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This story appears in the issue of School LIVE.

Thirty four days had passed. Thirty four days of isolation, sitting solitarily by the fireplace in an empty, barred house. Thirty four days of depression, drowning his sorrows in glass after relentless glass of whiskey. Thirty four days without a purpose in life, thirty four days of absolute nothingness.

Racing had become a thing of the past, more like a different life. A few weeks ago his sponsors had forced him to participate in a race if they were to continue to support him but it was useless. His coach had hoped that racing might help him get his mojo back but to no avail. He ended up finishing last, to the extreme pleasure of his rivals and after that, retreated back into his cave, making them happier than ever. He felt like punching each one of them in their smug little faces but just the thought of his son, who had been completely against violence, held him back.

Yet he knew he couldn’t shut out the outside world forever. Just yesterday he’d gotten a call from his son’s school, asking him to come and pick up a few of his son’s belongings. It was probably all worthless now but at that point of time he would give anything just to get a small piece of his son back. So he decided to temporarily break out of his bubble and go to the school; he knew that’s what his son would have wanted him to do.

He reached the school and was ushered in by the principal. She led him to his son’s classroom and it took every ounce of his courage not to break down when he saw the place where his son had sat studying almost every single day but would never again. Tentatively, his hand caressed his desk, his chair, his locker, perhaps trying to feel any possible shred of his presence left behind in these inanimate objects. Then he turned his attention towards the packet the teachers had assembled for him, containing his son’s belongings. He picked up textbooks with doodles on them, folders filled with assignments and odd bits of stationary he’d left lying around. Overwhelmed, he bit his lip to stop himself from crying and continued to rummage through the packet. Finally, he saw his son’s diary, covered with a thin film of dust due to neglect. He flipped it open and a sheet of neatly folded paper fluttered to the floor. He picked it up, opened it and silently read it. When he was done there was no more holding back his tears. They’d broken all barriers and were freely running down his face. Silent, he gathered his stuff and drove back home.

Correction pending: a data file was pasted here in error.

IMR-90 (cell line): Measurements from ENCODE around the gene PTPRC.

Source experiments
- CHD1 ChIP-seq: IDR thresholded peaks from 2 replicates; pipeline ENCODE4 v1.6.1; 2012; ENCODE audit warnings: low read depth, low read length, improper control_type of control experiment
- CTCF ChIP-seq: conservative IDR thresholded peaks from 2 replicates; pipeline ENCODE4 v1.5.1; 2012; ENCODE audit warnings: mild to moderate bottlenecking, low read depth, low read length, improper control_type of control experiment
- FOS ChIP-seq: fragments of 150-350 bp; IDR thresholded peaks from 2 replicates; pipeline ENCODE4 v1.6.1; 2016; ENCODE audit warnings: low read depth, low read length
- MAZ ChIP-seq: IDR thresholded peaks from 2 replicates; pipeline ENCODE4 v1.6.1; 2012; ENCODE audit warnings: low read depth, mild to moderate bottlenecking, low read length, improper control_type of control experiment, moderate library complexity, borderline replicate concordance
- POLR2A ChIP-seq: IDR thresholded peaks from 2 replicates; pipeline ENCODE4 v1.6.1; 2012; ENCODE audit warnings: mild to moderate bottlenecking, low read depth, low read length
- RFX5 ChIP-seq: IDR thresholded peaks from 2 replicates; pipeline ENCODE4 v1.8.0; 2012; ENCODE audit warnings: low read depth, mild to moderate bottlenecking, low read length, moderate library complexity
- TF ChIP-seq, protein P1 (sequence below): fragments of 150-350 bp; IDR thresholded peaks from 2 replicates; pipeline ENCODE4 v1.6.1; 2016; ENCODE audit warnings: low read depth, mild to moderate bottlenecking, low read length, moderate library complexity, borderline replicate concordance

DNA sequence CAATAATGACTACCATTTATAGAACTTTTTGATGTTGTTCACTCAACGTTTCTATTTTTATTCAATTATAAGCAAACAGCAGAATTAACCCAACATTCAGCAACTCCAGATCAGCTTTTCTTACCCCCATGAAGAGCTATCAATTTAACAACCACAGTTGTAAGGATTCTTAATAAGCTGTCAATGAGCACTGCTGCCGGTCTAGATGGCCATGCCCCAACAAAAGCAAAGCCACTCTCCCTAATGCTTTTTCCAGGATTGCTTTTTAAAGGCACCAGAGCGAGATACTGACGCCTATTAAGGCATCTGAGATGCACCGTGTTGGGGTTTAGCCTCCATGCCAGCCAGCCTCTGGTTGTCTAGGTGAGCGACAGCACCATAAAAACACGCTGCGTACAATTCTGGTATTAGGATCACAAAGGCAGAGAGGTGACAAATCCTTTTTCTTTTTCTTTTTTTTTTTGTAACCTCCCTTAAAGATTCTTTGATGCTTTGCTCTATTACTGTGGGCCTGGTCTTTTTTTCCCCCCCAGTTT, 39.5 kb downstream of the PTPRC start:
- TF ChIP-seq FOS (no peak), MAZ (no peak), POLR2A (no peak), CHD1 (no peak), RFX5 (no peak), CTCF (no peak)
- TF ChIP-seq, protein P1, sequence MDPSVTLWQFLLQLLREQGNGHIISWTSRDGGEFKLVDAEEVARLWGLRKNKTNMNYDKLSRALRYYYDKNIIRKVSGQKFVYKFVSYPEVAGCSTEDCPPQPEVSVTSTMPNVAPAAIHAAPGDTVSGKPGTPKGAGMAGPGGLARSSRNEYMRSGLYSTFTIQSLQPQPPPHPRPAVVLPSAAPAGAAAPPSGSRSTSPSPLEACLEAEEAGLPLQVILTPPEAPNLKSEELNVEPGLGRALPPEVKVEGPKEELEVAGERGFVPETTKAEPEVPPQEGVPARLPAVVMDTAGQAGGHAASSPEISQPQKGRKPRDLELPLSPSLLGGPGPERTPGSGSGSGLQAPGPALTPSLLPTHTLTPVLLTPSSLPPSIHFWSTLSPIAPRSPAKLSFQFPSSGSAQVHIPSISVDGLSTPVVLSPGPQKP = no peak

A month later Peyton Voltz was racing once again. And not just racing, but winning. He came back with a bang, racing better than ever. He broke his own record- twice! He won the gold at the Olympics yet again and even started winning in other categories as well. He had no inhibitions and so he gave it all he got, and reaped phenomenal results. After all, the best way to take revenge on his jealous competitors was by showing them that he’d accepted his loss and wasn’t crippled. And before each race, sitting there in the locker room moments before the race, he would take out that piece of paper and read it, mouthing the words he knew by heart.

“The person I admire the most isn’t a world leader or a great artist, it is my dad. He’s the greatest fighter I know. Ever since he started out with his career, life threw a million obstacles in his way but my dad overcame each and every one of them. He inspires me to follow my dreams to the best of my abilities, to be fearless and tackle challenges no matter what. Nothing can stop my dad from doing what he loves and I hope one day I’ll be lucky enough to match the level of his courage, because jumping back every time life puts you down is the mark of a true hero. I love you Dad.”


Aditya Vir Singh              Manya Kapoor           Pratyaksh Singhal





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